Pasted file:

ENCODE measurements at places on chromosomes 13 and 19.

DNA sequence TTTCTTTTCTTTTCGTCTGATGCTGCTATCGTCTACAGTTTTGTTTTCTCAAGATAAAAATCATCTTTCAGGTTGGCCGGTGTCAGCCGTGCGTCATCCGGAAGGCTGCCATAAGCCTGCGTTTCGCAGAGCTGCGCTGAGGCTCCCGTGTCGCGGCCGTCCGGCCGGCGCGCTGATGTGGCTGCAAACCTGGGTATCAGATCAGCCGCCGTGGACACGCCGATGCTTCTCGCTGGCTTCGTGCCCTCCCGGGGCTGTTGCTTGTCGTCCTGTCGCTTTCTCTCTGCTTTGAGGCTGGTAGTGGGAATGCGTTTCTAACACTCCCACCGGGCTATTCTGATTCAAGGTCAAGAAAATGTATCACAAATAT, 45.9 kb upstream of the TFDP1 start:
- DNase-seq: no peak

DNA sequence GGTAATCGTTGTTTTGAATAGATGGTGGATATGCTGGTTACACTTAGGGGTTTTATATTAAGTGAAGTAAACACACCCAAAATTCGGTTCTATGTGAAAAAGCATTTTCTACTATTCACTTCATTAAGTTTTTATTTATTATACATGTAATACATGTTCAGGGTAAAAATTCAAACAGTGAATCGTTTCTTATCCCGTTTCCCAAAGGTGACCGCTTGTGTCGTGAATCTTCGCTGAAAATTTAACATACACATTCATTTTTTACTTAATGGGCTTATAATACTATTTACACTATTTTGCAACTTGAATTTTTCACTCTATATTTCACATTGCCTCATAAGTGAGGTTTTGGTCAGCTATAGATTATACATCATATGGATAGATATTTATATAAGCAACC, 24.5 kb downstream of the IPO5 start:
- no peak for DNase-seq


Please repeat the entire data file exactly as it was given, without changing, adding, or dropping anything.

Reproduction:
ENCODE measurements at places on chromosomes 13 and 19.

DNA sequence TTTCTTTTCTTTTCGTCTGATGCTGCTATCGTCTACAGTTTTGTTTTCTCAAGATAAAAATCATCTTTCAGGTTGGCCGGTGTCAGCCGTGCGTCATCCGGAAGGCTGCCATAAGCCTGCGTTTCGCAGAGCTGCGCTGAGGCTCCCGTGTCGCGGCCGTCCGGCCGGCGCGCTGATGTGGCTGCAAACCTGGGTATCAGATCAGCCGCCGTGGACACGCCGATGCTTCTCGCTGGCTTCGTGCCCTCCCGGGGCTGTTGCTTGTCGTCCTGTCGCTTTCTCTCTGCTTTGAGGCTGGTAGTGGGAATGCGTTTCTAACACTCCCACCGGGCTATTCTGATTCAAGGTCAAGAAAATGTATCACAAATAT, 45.9 kb upstream of the TFDP1 start:
- DNase-seq: no peak

DNA sequence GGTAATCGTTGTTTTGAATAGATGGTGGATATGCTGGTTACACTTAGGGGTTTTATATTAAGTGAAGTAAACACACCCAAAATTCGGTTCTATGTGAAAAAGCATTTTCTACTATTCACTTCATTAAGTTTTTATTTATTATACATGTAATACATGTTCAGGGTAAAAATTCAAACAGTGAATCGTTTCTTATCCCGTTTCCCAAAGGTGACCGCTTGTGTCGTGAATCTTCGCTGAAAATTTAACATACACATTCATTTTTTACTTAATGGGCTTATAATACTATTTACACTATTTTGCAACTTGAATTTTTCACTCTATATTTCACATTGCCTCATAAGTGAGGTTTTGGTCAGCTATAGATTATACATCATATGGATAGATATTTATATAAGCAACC, 24.5 kb downstream of the IPO5 start:
- no peak for DNase-seq